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When Darth Maul was introduced in Episode I-The Phantom Menace, he was an amalgamation of two performances: Ray Park's onscreen actions and Peter Serafinowicz's voice providing the dialogue. After that film, when Darth Maul turned out to be very much alive, Sam Witwer provided the voice for the character in the Star Wars: The Clone Wars and Star Wars Rebels animated series, as well as various video games. When it came time for Darth Maul to return to the big screen for Solo: A Star Wars Story's shocking cameo, the character again became a synthesis of two performances, this time Ray Park and Sam Witwer. The two actors came together to create Darth Maul in a collaborative, back and forth process, as Sam Witwer explained:
I recorded my dialogue, then Ray shot it lip-syncing the dialogue, and then I recorded again to accommodate what Ray did that was, say, different than what I did because, frankly, I think that [director] Ron Howard and them were absolutely right. The way to bring this character to life on the screen is to have both me and Ray have our input and our ability just to have our chance to do what we think should be done.
This is fascinating because you might have expected one performance to entirely dictate the other, but as Sam Witwer told ComicBook.com, both actors were allowed to have their input on Darth Maul in Solo: A Star Wars Story. Ray Park followed Sam Witwer's dialogue, took that and then added some of his own original performance, putting his own spin on things. Then Sam Witwer was able to come back in and see what Ray Park did, and perhaps inspired by that, add some more of his own touch, and ultimately the two performances were fused together.
Ray Park may have originated the character and is the face of him onscreen, but Sam Witwer has played him more than anyone else, so in this way Ron Howard made sure that both actors had their say on what this Darth Maul should be, making him a true synthesis of their performances and uniting Darth Maul's history into one portrayal.
This approach is not only cool on a filmmaking level, it also feels very respectful of Darth Maul's history and the actors who have portrayed him. Darth Maul's very presence in the film acknowledges the in-canon series The Clone Wars and Rebels, where he went on to cause all kinds of problems long after being chopped in half. Having Sam Witwer make the jump to voicing the character in live action is another way to acknowledge that and the fans that followed it. Given that history though, Sam Witwer was actually quite surprised when he was asked to play Darth Maul again, as he recently told CinemaBlend:
I sure wasn't expecting it. It was a little bit of a surprise. Look, it was shock and disbelief. I didn't believe what I was being told, and furthermore, I didn't know the story at the time, so it had to be explained to me what the significance of this whole plot was. And then getting on the phone with Ray Park and sharing our giddiness over the fact that we had the opportunity to do this. But yeah, look, I've publicly said goodbye to the Maul character I think twice. When Clone Wars was over, I think I did a few interviews where I said, 'Ah, it was a wonderful time and I'm saying goodbye to the character.' And then he was back for Rebels. And then after Rebels, he gets killed and I go, 'Well, it was a wonderful run and I'm saying goodbye to the character.' And then Solo...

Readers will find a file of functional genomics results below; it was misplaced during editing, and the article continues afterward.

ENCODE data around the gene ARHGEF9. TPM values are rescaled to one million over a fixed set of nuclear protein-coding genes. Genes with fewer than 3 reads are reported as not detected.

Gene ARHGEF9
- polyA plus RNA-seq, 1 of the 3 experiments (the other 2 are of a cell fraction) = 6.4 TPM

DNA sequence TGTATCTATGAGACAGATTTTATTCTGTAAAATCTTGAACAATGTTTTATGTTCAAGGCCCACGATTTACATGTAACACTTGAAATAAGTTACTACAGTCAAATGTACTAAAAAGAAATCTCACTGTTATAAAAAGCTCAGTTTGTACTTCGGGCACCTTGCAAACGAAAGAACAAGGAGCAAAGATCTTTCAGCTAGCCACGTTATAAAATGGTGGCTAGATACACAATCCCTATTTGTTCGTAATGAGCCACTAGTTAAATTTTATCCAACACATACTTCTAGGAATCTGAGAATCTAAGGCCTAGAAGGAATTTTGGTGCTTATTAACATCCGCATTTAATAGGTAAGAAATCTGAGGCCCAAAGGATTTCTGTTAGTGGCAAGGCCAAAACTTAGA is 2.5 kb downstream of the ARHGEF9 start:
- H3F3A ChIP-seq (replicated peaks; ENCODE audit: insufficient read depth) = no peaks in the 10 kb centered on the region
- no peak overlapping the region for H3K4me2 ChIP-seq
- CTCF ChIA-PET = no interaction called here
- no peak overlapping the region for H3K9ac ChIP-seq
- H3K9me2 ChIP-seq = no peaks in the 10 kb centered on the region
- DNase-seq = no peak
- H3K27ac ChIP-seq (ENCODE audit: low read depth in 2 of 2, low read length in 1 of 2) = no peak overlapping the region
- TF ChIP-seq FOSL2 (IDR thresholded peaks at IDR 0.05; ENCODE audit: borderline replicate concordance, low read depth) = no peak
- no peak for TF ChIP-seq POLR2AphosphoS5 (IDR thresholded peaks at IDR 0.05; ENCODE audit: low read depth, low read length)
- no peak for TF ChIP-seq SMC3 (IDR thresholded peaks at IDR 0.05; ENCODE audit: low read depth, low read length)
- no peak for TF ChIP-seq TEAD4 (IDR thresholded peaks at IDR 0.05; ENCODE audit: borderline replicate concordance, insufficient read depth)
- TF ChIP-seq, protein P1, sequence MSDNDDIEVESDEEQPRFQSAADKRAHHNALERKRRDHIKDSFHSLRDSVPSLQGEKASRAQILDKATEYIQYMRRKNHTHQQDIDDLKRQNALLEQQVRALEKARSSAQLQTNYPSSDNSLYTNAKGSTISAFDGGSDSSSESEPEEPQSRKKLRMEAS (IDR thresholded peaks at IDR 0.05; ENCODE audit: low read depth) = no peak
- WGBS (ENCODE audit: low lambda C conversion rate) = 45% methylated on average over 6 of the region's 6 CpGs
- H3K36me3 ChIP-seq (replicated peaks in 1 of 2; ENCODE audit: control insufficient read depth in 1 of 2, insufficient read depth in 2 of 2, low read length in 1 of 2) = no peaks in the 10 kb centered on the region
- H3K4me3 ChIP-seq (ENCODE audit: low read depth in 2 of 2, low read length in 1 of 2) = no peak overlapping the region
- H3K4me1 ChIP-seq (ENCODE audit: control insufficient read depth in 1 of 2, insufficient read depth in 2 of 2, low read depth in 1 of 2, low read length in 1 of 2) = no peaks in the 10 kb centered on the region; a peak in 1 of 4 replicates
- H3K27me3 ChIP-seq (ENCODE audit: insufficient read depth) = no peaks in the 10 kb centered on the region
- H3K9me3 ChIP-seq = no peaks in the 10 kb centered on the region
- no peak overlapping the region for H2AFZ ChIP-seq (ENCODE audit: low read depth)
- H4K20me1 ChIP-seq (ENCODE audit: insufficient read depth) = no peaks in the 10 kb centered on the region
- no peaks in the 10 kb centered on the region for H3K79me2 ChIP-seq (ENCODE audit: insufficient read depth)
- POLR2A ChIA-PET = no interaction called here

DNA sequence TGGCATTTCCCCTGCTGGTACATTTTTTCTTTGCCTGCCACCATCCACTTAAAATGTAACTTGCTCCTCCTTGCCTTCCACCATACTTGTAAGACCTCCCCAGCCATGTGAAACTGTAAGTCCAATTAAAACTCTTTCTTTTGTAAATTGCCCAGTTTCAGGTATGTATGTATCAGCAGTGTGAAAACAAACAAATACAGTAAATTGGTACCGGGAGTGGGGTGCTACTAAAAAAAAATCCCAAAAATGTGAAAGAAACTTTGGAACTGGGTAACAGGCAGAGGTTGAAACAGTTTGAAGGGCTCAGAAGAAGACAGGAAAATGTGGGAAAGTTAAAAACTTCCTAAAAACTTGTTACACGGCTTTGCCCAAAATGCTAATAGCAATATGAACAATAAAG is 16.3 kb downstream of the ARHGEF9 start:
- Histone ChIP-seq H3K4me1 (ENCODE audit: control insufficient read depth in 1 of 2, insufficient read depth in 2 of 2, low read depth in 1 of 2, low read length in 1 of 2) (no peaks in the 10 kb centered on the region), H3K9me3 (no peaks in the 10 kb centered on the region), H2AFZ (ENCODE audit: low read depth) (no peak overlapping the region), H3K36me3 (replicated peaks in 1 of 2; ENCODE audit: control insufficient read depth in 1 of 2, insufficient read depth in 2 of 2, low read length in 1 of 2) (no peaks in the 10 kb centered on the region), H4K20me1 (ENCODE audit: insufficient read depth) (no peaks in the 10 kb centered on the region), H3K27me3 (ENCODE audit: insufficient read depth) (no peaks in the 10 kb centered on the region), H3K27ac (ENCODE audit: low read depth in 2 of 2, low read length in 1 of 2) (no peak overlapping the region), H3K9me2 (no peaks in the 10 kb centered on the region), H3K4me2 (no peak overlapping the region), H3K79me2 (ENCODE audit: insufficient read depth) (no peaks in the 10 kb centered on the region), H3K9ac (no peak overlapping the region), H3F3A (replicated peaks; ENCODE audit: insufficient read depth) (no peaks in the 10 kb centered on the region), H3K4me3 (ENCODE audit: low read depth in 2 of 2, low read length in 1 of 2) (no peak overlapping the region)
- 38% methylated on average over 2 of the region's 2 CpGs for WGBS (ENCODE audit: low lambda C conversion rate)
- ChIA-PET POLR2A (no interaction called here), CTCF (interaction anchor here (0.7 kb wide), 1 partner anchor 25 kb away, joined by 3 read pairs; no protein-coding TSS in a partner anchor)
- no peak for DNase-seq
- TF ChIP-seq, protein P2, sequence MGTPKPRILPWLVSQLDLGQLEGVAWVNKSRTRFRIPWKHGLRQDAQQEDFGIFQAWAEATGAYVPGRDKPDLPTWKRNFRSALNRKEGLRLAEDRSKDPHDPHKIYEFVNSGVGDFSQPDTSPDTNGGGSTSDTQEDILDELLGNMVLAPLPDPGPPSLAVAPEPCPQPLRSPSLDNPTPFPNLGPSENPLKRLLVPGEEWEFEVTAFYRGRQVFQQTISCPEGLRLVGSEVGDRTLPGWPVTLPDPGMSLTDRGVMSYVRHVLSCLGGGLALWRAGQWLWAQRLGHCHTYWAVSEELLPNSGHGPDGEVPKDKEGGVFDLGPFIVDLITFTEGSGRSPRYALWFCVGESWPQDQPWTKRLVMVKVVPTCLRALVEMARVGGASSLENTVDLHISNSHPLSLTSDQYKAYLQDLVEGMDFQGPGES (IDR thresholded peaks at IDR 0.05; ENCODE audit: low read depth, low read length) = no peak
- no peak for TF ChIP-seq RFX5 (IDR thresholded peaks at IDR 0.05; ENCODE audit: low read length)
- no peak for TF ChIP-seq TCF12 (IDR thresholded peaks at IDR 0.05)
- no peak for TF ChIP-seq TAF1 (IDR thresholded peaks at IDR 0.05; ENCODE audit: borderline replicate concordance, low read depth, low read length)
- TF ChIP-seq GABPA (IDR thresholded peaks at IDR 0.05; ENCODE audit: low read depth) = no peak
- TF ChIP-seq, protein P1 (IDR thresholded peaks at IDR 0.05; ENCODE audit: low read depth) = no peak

It sounds like Darth Maul's return to the big screen and the opportunity to work with Ray Park was a welcome one for Sam Witwer, and he was as excited about it as the fans were. Despite his premature exit in The Phantom Menace, fan enthusiasm for Darth Maul has never waned. Sam Witwer may have thought his time as the former Sith was done, given that Obi-Wan finished what he started, but that's the beauty of the Star Wars spinoff films: they can fill in gaps and tell different stories. In turn, the in-canon content that's already out there on the small screen and in comics and books can inform what's on the big screen. That's sort of what happened with Darth Maul's return as a leader of the Crimson Dawn crime syndicate in Solo, as Sam Witwer told CinemaBlend:
I was told, 'Hey, there's red Mandalorian armor on that set for a reason.' Crimson Dawn! Crimson Dawn for a reason. You know, like all of these little hints. There's I believe an old, Sith-looking hologram among Dryden Vos' collection, and all manner of little, nod-of-the-head [things] just nudging you towards who's in control of this criminal empire. And the way that he explained it to me was, 'Look, we were telling a story about a criminal empire. You don't necessarily have a lot of screen time to do that in a movie, you could only give sort of a thumbnail, so why not use the criminal empire that had already been established in many, many episodes of The Clone Wars that Maul established? Why not use that? That makes sense.'
That does make sense and it makes the universe feel more cohesive. It is also a reward for fans who follow the Star Wars universe beyond the films by making it feel like the events in those stories actually matter and have an impact. This only makes it all the more disappointing that Solo's underperformance likely means we won't get a chance to explore more of Darth Maul, Qi'ra and the compelling crime story that relationship seemed to be building towards. But hey, Darth Maul has been dead before, so perhaps, given enough time, we'll see him again.